5. Children should not be treated by chiropractors. There are no childhood conditions that chiropractors are better qualified than physicians to treat.

References

1. Chiropractic: State of the Art. American Chiropractic Association, 1986.
2. Farrell J, Twomey L. Acute low back pain, Comparison of two conservative treatment approaches. Medical Journal of Australia 1(4):160-164, 1982.
3. Haldeman S. Spinal manipulative therapy: A status report. Clinical Orthopedics and Related Research Oct (179):62-70, 1983.
4. Moritz U. Evaluation of manipulation and other manual therapy. Criteria for measuring the effect of treatment. Scandinavian Journal of Rehabilitative Medicine 11(4):173-179, 1979.
5. Neher A. The Psychology of Transcendence. Englewood Cliffs, NJ: Prentice-Hall, 1980, pp 49-52, 244
6. Homola S. Bonesetting, Chiropractic, and Cultism. Panama City, FL: Critique Books, 1963, pp 95, 96.
7. DuVall CE Sr. Facts on SMT. in DuVall CE Sr. Chiropractic Claims Manual. Akron, Ohio: Charles E. DuVall Sr, 1984), p. 3.
8. Klein AC, Sobel D. Back Relief. New York: New American Library, 1980, p 402.
9. A. E. Homewood AE. The Neurodynamics of the Vertebral Subluxation. Canada: Chiropractic Publishers, 1973, p. 80.
10. Getzendanner S: Memorandum opinion and order in Wilk et al v. AMA et al. 671 F Supp 1465, U.S. District Court for the Northern District of Illinois, Eastern Division, September 25, 1987.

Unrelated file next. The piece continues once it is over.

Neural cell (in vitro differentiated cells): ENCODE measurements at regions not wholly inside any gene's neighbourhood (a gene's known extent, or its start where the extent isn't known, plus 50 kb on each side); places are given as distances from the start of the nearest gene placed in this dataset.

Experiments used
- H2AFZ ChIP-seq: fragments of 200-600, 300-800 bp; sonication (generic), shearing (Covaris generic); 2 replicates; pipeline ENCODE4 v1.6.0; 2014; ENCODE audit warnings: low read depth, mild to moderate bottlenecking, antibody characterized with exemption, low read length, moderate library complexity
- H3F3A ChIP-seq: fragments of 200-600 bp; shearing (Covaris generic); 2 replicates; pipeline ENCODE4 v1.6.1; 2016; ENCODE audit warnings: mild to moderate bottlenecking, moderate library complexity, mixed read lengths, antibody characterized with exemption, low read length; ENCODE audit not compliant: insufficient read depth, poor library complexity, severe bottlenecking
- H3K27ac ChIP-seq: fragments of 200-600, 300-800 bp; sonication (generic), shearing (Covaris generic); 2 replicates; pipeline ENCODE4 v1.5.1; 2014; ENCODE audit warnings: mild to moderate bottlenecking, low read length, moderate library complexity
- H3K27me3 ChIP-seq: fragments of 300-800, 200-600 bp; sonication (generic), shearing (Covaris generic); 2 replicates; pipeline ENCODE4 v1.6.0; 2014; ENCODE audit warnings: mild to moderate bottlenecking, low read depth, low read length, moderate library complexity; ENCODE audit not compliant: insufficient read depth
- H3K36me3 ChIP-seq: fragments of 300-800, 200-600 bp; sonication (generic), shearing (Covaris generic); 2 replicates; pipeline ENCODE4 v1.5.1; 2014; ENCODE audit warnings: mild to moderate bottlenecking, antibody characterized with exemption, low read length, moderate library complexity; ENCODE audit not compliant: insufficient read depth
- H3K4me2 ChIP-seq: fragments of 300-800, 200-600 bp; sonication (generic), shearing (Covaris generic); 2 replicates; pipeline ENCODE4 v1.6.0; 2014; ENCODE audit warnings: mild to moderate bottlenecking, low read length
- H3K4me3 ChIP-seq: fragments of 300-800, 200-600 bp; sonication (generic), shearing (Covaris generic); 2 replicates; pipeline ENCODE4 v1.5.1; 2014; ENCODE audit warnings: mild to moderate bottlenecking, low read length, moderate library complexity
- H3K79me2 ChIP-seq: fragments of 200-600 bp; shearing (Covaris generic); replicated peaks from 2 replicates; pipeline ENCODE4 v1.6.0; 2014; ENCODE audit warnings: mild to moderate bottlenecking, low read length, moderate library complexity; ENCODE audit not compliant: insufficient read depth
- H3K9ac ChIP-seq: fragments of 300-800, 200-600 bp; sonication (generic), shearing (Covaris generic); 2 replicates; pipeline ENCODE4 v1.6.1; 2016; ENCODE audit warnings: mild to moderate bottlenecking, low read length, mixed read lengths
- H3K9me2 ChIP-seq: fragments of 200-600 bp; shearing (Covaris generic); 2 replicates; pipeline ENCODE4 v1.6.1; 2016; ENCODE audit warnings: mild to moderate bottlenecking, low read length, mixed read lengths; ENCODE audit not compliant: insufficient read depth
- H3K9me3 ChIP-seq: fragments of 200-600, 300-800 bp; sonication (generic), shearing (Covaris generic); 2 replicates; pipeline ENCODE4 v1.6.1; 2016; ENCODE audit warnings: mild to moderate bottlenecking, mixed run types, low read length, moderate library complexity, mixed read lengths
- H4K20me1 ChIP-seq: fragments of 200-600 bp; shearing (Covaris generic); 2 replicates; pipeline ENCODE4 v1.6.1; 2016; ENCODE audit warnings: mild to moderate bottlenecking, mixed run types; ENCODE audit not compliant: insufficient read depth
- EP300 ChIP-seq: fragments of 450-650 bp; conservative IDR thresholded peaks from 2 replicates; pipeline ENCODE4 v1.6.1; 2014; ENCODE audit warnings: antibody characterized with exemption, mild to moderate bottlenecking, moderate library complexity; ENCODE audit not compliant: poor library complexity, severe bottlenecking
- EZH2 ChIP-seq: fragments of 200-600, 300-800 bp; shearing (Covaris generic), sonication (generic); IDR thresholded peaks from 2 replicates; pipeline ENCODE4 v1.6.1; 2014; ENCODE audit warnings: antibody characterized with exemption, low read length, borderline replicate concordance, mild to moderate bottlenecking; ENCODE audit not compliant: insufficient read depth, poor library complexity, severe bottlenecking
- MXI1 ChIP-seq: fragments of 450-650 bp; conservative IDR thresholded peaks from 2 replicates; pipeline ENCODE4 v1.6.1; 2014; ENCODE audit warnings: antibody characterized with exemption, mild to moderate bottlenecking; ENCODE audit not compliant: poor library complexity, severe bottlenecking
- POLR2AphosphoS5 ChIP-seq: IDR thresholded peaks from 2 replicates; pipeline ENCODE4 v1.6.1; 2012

11. Crelin ES. A scientific test of the chiropractic theory. American Scientist 61:574-580, 1973.
12. Barrett S. The Spine Salesmen. In The Health Robbers, Second Edition. Philadelphia: George F. Stickley Company, 1980, pp. 143-145;
13. Smith RL. I get the treatment. In Smith RL. At Your Own Risk: The Case Against Chiropractic. New York: Simon and Schuster, 1970, pp. 27-37.
14. Deely JP. Report of director, health insurance, to the officers and delegates of the forty-fifth national convention of the National Association of Letter Carriers. Aug1966, p 53A.
15. London WM. Free chiropractic spinal exams, consultations, and literature: An empirical investigation. resented at the Chiropractic Forum, American Public Association Annual Meeting, Chicago, Oct 24, 1989.
16. Brown M. Chiro: How much healing? How much flim-flam? Davenport, IA: Quad-City Times, December 13, 1981.
17. Moran WC et al. Inspection of Chiropractic Services Under Medicare. Chicago: OIG Office of Analysis & Inspections, 1986, pp 9-12.
18. How DCs in the USA practice. Dynamic Chiropractic 6(17):3, 1988.
19. United States Food, Drug, and Cosmetic Act, Section 201.
20. Fickel TE. An analysis of the carcinogenicity of full spine radiography. ACA Journal of Chiropractic 23(5):61-66, 1986.
21. Cherkin DC, MacCornack FA. Patient evaluations of low back pain care from family physicians and chiropractors. Western Journal pf Medicine 150:351-355, 1989.
22. Kane RL and others. Manipulating the patient: a comparison of the effectiveness of physician and chiropractor care. Lancet, June 29, 1974, pp 1333-1336.
23. Kizer KW. The case against colonic irrigation. California Morbidity, Sept. 27, 1985.
 
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This article was origianlly published as "Chiropractic: Controversial Health Care" in the May 1990 issue of Ministry magazine (pp 25-28)

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This article was revised on February 9, 2000.